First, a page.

Effect of the angiotensin-converting-enzyme inhibitor benazepril on the progression of chronic renal insufficiency. The Angiotensin-Converting-Enzyme Inhibition in Progressive Renal Insufficiency Study Group

N Engl J Med. 1996 Apr 11;334(15):939-45. doi: 10.1056/NEJM199604113341502.


Background: Drugs that inhibit angiotensin-converting enzyme slow the progression of renal insufficiency in patients with diabetic neuropathy. Whether these drugs have a similar action in patients with other renal diseases is not known. We conducted a study to determine the effect of the angiotensin-converting-enzyme inhibitor benazepril on the progression of renal insufficiency in patients with various underlying renal diseases.

Methods: In a three-year trial involving 583 patients with renal insufficiency caused by various disorders, 300 patients received benazepril and 283 received placebo. The underlying diseases included glomerulopathies (in 192 patients), interstitial nephritis (in 105), nephrosclerosis (in 97), polycystic kidney disease (in 64), diabetic nephropathy (in 21), and miscellaneous or unknown disorders (in 104). The severity of renal insufficiency was classified according to the base-line creatinine clearance: 227 patients had mild insufficiency (creatinine clearance, 46 TO 60 ml per minute), and 356 had moderate insufficiency (creatinine clearance, 30 to 45 ml per minute). The primary end point was a doubling of the base-line serum creatine concentration or the need for dialysis.

Results: At three years. 31 patients in the benazepril group and 57 in the placebo group had reached the primary end point (P<0.001). In the benazepril group, the reduction in the risk of reaching the end point was 53 percent overall (95 percent confidence interval, 27 to 70 percent), 71 percent (95 percent confidence interval, 21 to 90 percent) among the patients with mild renal insufficiency, and 46 percent (95 percent confidence interval, 12 to 67 percent) among those with moderate renal insufficiency. The reduction in risk was greatest among the male patients; those with glomerular diseases, diabetic nephropathy, or miscellaneous or unknown causes of renal disease; and those with base-line urinary protein excretion above 1 g per 24 hours. Benazepril was not effective in patients with polycystic disease. Diastolic pressure decreased by 3.5 to 5.0 mm Hg in the benazepril group and increased by 0.2 to 1.5 mm Hg in the placebo group.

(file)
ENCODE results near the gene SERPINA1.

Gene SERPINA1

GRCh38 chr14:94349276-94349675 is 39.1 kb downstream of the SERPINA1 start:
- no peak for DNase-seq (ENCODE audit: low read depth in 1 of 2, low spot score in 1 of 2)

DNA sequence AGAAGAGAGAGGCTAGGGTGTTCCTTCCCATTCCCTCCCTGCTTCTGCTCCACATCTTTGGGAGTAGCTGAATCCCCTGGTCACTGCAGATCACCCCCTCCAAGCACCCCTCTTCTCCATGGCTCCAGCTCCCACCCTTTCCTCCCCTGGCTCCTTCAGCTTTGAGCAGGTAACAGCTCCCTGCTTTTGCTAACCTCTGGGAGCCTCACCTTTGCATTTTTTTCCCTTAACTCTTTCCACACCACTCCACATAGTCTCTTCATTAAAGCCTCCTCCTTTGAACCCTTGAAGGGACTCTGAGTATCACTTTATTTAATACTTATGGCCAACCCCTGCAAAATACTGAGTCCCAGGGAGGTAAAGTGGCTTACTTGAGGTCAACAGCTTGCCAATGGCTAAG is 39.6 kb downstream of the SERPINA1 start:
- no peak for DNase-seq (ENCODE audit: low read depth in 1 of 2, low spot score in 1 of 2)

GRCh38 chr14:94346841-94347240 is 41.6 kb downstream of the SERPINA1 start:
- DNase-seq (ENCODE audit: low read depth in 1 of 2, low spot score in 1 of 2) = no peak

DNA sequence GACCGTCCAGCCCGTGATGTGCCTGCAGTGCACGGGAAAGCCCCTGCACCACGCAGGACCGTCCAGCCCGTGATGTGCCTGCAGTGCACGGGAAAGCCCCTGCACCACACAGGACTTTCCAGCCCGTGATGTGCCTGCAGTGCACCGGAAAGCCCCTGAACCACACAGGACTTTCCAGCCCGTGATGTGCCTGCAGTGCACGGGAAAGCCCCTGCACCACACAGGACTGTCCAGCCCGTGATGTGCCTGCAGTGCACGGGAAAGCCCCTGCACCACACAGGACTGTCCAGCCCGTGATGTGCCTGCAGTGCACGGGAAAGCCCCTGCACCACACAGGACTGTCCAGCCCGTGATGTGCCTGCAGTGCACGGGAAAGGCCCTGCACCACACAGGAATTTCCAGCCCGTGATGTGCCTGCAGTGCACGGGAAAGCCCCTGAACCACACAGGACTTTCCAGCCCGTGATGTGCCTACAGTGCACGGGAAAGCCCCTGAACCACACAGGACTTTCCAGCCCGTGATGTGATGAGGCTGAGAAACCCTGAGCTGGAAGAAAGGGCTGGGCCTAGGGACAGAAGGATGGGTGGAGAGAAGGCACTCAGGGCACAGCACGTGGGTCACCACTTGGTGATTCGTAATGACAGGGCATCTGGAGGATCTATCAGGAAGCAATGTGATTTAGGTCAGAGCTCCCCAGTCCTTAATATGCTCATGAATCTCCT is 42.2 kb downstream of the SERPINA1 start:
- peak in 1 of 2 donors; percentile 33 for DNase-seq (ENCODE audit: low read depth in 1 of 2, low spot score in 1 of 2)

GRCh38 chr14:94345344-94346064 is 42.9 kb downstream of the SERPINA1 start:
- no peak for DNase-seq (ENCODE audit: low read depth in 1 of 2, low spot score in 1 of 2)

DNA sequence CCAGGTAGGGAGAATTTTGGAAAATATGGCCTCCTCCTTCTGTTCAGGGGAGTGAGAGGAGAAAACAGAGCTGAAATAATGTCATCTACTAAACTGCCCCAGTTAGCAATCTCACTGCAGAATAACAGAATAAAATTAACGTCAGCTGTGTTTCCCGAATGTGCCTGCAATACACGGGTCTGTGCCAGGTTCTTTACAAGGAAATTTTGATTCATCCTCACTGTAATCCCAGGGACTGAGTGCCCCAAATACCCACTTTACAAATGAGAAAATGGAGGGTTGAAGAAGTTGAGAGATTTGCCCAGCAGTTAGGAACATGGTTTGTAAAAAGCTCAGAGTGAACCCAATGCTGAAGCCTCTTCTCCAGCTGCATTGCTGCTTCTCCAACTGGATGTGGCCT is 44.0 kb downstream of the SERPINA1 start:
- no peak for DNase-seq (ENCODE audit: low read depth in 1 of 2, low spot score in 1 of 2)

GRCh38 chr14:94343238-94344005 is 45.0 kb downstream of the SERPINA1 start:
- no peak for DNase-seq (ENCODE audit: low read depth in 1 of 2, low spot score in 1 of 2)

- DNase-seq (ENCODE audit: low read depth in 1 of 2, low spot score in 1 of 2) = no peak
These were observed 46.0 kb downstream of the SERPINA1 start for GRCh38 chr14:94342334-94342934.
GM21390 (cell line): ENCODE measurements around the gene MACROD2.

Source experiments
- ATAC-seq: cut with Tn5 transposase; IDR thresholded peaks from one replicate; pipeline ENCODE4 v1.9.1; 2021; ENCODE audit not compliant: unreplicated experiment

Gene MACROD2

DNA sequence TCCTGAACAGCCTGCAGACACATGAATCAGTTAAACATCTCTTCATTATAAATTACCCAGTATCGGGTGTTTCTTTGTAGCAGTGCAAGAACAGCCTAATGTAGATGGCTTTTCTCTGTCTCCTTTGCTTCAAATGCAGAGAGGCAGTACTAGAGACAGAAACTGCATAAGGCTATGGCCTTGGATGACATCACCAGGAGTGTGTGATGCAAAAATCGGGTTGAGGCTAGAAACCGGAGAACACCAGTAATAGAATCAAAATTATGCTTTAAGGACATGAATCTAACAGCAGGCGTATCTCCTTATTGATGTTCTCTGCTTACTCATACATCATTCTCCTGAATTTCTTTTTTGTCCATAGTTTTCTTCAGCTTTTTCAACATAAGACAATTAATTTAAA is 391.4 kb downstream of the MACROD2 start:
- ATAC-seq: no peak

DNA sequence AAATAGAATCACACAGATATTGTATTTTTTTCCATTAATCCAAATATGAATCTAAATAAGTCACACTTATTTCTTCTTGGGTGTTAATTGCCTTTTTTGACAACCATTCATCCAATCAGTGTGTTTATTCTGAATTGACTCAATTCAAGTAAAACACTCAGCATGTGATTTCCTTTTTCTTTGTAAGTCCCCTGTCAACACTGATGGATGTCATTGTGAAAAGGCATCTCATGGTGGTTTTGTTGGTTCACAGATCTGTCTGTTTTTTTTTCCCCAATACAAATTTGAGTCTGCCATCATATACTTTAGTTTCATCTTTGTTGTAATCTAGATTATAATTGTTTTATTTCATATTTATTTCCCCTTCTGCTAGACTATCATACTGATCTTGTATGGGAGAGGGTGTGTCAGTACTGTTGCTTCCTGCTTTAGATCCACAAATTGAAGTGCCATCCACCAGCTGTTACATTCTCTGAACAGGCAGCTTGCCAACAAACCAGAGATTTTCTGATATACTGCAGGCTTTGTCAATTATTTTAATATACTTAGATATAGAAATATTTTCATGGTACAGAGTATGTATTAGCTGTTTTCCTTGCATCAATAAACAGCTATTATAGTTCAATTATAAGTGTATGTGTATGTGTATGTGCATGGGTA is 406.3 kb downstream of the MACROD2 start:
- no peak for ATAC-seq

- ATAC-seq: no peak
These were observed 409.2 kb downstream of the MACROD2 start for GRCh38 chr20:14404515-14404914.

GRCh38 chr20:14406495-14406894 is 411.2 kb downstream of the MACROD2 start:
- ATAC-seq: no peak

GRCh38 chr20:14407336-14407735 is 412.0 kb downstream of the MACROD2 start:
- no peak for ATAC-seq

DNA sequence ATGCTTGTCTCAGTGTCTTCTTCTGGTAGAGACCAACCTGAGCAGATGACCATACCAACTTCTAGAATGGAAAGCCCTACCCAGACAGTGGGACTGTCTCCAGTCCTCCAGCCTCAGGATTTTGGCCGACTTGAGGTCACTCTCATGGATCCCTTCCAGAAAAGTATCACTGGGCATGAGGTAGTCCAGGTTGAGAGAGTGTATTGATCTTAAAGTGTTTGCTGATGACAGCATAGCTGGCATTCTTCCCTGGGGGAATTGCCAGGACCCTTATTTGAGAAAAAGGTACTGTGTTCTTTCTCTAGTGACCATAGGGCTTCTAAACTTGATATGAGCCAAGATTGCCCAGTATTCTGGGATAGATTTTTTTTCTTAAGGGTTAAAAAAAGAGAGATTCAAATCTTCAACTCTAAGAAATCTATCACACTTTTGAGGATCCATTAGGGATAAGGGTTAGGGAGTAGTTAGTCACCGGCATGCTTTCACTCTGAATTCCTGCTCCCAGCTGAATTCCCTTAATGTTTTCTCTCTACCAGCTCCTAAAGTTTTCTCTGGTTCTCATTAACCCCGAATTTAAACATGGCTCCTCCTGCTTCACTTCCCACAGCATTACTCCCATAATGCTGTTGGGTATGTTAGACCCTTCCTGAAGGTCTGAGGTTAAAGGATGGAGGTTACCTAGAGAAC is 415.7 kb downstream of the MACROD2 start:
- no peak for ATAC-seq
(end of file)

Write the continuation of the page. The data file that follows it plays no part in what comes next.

Conclusions: Benazepril provides protection against the progression of renal insufficiency in patients with various renal diseases.

Publication types

  • Clinical Trial
  • Randomized Controlled Trial
  • Research Support, Non-U.S. Gov't

MeSH terms

  • Adult
  • Aged
  • Angiotensin-Converting Enzyme Inhibitors / therapeutic use*
  • Benzazepines / therapeutic use*
  • Blood Pressure / drug effects
  • Disease Progression
  • Double-Blind Method
  • Female
  • Humans
  • Kidney Diseases / complications
  • Kidney Failure, Chronic / classification
  • Kidney Failure, Chronic / drug therapy*
  • Kidney Failure, Chronic / etiology
  • Male
  • Middle Aged
  • Severity of Illness Index
  • Treatment Outcome


  • Angiotensin-Converting Enzyme Inhibitors
  • Benzazepines
  • benazepril